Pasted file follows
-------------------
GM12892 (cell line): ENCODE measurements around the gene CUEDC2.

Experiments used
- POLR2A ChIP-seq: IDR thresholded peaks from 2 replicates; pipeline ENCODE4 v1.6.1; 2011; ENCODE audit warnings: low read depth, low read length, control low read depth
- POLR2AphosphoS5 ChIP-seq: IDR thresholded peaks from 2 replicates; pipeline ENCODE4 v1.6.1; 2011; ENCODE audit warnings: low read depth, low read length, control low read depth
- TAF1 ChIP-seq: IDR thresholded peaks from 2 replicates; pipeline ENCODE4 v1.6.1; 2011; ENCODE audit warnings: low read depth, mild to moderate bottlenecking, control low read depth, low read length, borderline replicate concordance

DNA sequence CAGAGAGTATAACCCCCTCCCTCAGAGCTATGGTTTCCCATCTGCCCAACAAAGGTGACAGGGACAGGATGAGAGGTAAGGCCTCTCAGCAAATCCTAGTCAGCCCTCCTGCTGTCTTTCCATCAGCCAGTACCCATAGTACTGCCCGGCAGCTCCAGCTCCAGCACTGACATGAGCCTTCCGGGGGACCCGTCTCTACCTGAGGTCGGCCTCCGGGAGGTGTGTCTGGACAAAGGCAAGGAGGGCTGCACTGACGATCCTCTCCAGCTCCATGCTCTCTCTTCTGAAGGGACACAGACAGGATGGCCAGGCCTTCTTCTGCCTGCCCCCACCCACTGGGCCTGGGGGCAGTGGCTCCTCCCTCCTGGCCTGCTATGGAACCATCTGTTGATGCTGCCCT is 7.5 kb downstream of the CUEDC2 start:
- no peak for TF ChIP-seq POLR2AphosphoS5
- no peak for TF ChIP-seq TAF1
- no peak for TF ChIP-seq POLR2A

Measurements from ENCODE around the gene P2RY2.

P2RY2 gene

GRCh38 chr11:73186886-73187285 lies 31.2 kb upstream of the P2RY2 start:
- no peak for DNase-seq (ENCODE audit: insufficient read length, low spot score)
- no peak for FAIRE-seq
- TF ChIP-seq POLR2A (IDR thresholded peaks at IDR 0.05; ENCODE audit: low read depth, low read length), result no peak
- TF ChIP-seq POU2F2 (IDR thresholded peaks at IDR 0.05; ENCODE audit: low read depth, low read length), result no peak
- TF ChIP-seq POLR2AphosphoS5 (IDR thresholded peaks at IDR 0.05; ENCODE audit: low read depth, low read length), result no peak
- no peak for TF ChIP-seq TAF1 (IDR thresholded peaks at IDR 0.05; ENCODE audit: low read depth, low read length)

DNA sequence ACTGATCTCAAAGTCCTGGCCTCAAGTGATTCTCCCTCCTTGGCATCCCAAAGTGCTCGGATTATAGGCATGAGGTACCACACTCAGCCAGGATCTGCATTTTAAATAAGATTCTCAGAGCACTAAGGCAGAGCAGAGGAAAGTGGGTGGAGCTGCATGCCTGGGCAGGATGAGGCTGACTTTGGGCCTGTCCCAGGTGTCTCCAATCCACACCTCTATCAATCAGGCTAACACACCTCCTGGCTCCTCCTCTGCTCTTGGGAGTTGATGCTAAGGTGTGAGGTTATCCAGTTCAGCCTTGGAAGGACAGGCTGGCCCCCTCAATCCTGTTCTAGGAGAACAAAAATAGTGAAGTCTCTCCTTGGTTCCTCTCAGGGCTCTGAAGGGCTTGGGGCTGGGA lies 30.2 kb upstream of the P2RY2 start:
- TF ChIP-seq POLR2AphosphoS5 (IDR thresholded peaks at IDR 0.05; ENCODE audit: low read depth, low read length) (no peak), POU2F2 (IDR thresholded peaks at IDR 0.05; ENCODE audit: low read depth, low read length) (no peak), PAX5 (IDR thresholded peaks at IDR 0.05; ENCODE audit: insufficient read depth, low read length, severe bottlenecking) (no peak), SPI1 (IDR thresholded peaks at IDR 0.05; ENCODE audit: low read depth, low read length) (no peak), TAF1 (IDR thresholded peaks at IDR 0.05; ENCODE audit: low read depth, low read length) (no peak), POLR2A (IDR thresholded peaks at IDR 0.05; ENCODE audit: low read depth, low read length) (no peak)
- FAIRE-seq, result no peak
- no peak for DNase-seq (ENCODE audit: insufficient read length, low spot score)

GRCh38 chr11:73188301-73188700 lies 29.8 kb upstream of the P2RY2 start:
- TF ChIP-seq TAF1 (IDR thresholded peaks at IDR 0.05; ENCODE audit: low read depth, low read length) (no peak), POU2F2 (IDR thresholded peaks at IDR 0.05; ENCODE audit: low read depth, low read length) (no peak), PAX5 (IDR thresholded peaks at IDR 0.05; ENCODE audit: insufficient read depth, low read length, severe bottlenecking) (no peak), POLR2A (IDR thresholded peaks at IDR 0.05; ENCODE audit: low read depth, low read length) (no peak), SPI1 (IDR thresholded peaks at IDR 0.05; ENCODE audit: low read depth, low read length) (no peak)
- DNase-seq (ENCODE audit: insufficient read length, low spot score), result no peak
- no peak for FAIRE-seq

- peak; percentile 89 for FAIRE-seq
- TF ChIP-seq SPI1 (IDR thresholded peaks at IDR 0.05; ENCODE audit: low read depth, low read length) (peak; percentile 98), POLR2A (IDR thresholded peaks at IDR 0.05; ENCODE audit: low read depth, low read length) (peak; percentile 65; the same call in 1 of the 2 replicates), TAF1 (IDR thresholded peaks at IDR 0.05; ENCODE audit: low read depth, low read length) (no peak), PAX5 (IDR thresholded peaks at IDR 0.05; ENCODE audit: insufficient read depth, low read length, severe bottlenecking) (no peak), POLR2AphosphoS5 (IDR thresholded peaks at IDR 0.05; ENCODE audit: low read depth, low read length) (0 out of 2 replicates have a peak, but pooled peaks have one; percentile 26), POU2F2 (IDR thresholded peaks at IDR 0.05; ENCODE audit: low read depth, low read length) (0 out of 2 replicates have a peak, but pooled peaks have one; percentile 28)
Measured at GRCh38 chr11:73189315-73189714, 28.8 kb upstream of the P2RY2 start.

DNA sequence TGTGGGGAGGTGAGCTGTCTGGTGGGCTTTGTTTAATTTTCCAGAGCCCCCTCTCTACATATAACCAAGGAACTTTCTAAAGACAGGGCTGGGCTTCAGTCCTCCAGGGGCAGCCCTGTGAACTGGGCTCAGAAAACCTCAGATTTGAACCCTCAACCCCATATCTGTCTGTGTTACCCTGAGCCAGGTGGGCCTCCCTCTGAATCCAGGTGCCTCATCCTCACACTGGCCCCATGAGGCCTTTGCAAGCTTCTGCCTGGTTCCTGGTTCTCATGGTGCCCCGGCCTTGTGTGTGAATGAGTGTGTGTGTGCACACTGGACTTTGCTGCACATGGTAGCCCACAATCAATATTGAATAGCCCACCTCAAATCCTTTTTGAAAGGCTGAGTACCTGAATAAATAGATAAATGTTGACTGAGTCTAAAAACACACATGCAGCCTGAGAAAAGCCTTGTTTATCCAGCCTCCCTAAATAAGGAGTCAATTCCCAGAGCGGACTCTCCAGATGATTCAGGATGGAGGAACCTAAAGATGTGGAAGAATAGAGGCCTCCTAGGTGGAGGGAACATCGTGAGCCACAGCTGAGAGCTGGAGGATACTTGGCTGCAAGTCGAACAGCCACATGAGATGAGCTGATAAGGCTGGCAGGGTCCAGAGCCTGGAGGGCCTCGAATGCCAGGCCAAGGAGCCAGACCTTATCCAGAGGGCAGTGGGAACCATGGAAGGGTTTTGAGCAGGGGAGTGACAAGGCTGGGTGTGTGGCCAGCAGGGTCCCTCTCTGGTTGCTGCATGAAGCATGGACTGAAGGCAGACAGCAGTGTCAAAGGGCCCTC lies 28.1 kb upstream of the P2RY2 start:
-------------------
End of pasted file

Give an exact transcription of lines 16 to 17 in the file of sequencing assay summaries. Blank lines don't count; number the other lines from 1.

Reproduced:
- TF ChIP-seq POU2F2 (IDR thresholded peaks at IDR 0.05; ENCODE audit: low read depth, low read length), result no peak
- TF ChIP-seq POLR2AphosphoS5 (IDR thresholded peaks at IDR 0.05; ENCODE audit: low read depth, low read length), result no peak